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Three Ways Invested Leaders on a University Campus Create Successful Programs

Director of Operations at Pedestal Foods

On any university’s campus, the people at the top make the difference in the experience of every student, faculty and staff member. From the dean to the university president, the choices made by campus leaders affect every aspect of a student’s collegiate career. Dining options, courses offered, on-campus housing renovations – students rely on those in leadership roles to ensure they have access to necessary amenities during life on campus. 

At Pedestal Foods, we frequently observe how essential campus leaders can be to the success of university programs and constantly strive to work with schools whose leadership is dedicated to the growth and betterment of their student body as a whole. We have found many outstanding leaders share these three qualities that help their campuses thrive: 

1.Strong vision for the future.

The decision-making process at universities should be focused on the long-term future of the school. Because a student’s collegiate time typically covers a span of only a few years, it can be easy to get caught up in the day-to-day decisions and lose track of the bigger picture. Possessing a strong vision for the future is essential to the establishment and success of university programs. One of our best partnerships as a contract dining provider has been with the Lindenwood University campuses in St. Charles, Missouri and Belleville, Illinois. This relationship has been so successful because Dr. Michael Shonrock, the university’s president, has a clear direction on the campus’ future since he took the position in 2015. In addition to working with us to overhaul the dining program and bring national brands such as Chick-fil-A and Qdoba to students, he has also been aggressive in improving the athletics department – a major draw for students and faculty at their university – through a partnership with Under Armour. The programs at Lindenwood are successful becausePresident Shonrockis consistently looking for ways to best serve future students.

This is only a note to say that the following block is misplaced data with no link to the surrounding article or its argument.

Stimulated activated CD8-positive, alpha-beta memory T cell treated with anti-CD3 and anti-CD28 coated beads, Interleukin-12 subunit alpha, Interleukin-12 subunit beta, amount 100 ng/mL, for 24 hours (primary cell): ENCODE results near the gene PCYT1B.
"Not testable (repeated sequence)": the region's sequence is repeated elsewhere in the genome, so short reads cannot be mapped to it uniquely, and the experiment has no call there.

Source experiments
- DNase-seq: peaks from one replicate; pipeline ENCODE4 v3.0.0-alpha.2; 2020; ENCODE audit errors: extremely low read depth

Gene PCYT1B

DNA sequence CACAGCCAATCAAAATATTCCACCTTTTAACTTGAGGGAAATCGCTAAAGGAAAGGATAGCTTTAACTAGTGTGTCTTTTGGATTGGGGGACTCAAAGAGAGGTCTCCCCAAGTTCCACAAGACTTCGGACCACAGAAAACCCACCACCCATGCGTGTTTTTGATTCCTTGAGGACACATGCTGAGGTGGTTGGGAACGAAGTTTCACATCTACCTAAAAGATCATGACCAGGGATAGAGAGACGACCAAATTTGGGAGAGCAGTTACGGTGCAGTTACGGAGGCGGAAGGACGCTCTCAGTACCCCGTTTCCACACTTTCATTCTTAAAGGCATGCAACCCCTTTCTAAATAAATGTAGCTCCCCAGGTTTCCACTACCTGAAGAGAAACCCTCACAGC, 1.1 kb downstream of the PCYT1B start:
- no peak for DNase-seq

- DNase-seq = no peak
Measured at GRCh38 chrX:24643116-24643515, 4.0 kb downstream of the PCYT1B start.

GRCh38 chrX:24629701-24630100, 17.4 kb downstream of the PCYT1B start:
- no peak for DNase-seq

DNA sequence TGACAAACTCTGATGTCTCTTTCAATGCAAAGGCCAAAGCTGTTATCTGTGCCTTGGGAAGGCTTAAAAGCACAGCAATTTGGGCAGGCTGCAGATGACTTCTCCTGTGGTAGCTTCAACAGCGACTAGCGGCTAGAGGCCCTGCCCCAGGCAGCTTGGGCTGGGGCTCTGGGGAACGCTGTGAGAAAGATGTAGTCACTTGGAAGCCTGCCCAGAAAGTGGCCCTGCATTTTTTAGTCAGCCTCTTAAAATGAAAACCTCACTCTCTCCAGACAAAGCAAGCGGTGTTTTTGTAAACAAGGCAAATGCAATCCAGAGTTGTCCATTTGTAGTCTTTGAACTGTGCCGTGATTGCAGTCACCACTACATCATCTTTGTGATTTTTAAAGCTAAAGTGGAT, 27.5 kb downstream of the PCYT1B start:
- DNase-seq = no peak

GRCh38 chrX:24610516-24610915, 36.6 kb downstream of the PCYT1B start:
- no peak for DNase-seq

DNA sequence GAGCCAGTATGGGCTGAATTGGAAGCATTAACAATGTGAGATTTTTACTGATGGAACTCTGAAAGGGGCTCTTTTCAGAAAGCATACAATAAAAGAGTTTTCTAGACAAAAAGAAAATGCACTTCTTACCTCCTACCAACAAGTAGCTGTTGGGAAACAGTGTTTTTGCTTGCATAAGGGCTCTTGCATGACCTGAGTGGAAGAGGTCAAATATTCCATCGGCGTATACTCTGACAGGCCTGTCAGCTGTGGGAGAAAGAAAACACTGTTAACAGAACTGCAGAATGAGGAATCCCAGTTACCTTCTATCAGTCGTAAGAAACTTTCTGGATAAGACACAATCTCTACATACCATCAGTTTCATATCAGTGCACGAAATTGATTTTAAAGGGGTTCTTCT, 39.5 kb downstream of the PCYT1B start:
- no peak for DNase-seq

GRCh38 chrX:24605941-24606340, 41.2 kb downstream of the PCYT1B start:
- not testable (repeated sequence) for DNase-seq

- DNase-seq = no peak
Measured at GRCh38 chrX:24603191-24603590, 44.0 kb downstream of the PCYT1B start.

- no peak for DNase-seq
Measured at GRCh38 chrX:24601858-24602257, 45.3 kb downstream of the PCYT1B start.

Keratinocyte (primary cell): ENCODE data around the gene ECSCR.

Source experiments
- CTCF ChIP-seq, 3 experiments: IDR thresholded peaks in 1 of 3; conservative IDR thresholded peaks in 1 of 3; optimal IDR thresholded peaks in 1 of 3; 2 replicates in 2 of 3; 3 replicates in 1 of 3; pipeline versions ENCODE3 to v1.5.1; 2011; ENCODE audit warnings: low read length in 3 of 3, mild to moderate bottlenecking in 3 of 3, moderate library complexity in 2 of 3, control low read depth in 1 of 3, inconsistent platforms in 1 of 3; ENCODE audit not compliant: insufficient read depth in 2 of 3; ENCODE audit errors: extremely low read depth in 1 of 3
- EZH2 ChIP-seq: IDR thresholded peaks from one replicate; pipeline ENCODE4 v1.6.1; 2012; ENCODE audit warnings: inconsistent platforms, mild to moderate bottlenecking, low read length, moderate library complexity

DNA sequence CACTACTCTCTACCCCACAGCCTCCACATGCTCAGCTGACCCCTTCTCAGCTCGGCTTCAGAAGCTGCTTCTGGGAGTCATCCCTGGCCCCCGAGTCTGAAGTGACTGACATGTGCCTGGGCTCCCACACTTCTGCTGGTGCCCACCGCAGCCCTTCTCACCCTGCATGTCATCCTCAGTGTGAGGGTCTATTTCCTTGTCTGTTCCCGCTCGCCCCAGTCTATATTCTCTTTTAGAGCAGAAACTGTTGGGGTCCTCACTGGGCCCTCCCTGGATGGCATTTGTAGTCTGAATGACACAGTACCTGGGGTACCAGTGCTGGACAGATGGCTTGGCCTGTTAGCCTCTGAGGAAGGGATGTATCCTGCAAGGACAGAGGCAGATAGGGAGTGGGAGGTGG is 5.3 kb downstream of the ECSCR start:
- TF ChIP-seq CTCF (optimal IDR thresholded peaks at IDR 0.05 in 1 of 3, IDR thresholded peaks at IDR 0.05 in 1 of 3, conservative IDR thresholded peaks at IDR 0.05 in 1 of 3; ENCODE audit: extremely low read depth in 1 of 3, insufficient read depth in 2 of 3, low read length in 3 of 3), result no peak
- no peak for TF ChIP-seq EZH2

2.Up-to-date with industry trends.

Research is key. To understand industry trends and student needs, research is imperative for campus leaders to effectively define and build programs that accomplish the university’s goals. Statistical findings and trend tracking can give university leaders the tools they need to get buy-in from students, faculty and staff for programs that are profitable and all-around beneficial in the long-run. Having that support from the ground up is essential for getting any new program started on the right foot. From a provider’s perspective, we generally look for leaders that want to be engaged and a part of the whole process from research to implementation. Leaders who have a sense of ownership and dedication to the school’s programs tend to be more successful overall. 

3.Engaged with student interests.

In a similar vein, campus leaders need to have a genuine interest in what the students want. Of course programs should be set up to bring in additional funds for the university, but if the students aren’t behind it, it likely won’t last long. Students are the backbone of any university, so considering how they will respond and anticipating their needs is one of the most advantageous strategies a campus leader can have. We frequently work with universities to execute campus-wide student surveys, conduct man-on-the-street interviews and monitor student reactions and feedback to new programs. Looking again at the example of Lindenwood University bringing the national brands to campus, the school could have selected any of the top chain restaurants and hoped for the best. Instead, we worked with them to gather student opinions and plan the new dining options accordingly. Consider student schedules, on-campus travel routes, commuter status, extracurricular activities and organizations they are involved with to get a well-rounded idea of which programs will be the most successful and worthwhile. 

There is no one way to successfully run a university, but in our experience, effective campus leaders have strong long-term goals, regularly track trends and have a vested interest in student wants and needs.


Joe Scherer is the Director of Operations at Pedestal Foods.


February 17, 2017
Written by:Joe Scherer
Published in: NACAS